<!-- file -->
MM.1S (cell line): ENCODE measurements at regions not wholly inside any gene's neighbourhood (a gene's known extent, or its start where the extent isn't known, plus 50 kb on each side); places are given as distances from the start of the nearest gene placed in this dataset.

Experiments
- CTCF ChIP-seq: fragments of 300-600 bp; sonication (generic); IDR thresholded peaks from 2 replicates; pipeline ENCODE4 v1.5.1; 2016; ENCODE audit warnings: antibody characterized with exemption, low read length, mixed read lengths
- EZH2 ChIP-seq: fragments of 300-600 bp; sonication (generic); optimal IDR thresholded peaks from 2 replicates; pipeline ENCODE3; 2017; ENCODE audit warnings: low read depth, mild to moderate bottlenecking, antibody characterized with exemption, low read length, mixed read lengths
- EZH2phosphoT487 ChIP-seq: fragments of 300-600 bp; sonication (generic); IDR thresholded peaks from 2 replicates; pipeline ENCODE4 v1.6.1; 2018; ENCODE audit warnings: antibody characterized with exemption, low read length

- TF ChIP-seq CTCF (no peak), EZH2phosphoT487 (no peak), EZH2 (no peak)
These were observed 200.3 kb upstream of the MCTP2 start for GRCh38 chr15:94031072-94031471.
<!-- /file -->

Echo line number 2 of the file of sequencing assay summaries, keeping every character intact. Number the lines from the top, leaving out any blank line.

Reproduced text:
Experiments